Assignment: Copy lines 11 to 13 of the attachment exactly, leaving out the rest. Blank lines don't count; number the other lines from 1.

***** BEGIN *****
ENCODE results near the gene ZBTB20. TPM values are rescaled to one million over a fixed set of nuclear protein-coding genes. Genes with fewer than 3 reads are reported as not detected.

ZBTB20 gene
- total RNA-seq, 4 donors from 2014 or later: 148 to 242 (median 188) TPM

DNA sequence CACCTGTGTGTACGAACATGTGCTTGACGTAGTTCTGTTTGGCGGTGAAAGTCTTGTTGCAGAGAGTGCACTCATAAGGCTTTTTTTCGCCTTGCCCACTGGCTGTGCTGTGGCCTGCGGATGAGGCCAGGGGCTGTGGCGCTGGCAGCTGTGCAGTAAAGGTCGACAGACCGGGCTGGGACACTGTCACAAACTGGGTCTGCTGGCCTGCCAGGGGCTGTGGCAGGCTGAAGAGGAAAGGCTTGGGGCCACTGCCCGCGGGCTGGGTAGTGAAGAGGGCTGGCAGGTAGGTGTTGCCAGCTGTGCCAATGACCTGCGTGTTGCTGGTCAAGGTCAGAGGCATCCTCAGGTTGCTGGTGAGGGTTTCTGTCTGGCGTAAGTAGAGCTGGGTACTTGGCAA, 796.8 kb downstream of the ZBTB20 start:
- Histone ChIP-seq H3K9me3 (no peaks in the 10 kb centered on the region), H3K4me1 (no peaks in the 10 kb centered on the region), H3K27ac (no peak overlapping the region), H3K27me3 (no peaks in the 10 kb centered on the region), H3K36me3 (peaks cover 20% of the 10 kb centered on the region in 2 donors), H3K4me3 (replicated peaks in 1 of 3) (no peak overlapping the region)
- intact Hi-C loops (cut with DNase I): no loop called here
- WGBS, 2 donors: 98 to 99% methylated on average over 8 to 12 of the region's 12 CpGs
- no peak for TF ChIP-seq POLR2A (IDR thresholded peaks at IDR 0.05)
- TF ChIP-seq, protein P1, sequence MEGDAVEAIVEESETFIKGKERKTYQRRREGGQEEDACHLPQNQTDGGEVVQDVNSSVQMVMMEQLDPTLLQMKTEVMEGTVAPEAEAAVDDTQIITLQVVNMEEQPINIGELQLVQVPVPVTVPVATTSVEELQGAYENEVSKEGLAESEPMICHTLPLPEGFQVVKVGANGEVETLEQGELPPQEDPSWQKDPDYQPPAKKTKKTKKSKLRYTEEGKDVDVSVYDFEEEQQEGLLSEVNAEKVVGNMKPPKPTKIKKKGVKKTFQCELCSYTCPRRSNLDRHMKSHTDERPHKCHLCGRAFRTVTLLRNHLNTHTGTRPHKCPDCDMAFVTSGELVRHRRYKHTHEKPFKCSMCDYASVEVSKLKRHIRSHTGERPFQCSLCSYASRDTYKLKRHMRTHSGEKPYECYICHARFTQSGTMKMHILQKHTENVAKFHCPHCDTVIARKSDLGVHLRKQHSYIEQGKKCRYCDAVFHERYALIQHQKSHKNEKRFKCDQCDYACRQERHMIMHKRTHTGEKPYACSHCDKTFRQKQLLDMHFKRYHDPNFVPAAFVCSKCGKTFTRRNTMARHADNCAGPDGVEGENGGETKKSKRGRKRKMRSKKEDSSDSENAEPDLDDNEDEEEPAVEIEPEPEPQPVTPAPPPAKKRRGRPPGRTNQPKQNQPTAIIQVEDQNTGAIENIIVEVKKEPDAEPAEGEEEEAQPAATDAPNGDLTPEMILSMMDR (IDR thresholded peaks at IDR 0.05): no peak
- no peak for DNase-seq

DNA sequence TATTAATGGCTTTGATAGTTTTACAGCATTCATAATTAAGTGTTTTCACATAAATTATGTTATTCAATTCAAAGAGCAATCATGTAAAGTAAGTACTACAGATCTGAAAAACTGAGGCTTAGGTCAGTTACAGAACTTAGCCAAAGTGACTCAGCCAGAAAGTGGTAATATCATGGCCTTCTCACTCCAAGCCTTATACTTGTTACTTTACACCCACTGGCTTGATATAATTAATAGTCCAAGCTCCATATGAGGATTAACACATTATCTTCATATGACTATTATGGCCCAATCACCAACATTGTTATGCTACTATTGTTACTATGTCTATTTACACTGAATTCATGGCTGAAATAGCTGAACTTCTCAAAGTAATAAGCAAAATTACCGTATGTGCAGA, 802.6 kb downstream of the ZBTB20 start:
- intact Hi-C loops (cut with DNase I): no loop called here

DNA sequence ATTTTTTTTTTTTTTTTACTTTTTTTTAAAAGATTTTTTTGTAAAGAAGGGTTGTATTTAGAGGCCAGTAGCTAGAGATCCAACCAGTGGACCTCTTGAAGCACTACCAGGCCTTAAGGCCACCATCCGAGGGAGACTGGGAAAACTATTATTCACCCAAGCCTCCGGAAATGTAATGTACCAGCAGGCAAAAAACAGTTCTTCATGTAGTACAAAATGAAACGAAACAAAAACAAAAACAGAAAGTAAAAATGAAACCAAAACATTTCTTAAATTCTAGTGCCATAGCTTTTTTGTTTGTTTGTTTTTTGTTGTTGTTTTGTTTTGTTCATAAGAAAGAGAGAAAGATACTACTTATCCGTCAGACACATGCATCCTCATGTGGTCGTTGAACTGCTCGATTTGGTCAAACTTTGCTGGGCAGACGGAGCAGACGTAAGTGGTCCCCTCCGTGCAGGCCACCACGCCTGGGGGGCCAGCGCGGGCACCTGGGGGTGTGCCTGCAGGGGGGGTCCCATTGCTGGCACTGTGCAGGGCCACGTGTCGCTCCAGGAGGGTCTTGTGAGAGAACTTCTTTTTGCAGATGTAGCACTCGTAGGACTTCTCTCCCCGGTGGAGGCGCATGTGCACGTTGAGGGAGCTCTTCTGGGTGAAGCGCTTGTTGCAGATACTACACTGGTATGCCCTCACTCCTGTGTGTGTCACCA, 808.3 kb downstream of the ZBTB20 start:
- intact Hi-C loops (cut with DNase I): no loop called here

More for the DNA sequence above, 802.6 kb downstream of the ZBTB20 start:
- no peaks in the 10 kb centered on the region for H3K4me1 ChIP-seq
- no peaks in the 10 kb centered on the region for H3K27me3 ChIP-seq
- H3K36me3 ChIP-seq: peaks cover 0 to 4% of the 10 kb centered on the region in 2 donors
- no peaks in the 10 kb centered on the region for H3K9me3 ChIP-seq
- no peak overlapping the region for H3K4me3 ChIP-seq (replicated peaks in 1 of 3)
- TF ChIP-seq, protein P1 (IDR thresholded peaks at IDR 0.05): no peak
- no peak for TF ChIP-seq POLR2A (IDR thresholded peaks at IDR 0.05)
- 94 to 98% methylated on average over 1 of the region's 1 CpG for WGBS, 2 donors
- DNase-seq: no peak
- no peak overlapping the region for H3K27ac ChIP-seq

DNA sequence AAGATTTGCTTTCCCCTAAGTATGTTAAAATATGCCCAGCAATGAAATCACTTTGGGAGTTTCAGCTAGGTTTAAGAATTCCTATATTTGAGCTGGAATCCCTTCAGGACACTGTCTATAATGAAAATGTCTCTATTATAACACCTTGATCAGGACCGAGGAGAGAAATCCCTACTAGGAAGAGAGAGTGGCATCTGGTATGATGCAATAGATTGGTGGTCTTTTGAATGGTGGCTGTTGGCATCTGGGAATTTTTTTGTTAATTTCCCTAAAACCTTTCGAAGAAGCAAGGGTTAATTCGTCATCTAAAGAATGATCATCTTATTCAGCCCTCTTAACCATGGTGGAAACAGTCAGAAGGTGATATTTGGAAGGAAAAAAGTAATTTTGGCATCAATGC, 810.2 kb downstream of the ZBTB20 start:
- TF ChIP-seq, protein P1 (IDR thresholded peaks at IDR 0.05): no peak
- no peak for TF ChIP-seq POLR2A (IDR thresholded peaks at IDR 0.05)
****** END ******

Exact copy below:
DNA sequence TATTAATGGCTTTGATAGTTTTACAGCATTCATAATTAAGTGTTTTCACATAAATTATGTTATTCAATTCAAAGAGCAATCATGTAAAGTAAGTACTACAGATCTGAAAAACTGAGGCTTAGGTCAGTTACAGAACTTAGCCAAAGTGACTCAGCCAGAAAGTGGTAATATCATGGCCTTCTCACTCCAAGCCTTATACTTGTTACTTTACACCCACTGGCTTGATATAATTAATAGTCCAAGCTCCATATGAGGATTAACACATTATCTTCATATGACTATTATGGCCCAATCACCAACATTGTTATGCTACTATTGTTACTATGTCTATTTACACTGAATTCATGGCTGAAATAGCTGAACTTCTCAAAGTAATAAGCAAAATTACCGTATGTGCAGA, 802.6 kb downstream of the ZBTB20 start:
- intact Hi-C loops (cut with DNase I): no loop called here

DNA sequence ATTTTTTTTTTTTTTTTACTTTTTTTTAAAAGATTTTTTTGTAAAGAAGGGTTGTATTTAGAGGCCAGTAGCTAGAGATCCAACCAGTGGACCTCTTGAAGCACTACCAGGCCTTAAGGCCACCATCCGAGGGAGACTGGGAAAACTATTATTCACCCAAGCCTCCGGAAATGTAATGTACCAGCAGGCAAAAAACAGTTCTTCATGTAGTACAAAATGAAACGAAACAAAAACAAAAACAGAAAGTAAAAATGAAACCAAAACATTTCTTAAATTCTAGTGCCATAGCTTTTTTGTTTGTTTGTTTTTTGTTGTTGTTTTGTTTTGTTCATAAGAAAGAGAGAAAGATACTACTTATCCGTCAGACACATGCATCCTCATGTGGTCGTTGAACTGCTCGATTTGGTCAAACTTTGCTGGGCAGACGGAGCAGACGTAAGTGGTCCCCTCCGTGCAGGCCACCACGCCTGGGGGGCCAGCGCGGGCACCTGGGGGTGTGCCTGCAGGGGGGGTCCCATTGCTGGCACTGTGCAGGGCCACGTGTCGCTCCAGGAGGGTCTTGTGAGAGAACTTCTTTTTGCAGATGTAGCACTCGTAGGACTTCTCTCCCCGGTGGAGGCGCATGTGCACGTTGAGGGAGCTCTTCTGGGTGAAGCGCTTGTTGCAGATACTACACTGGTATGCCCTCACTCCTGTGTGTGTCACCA, 808.3 kb downstream of the ZBTB20 start: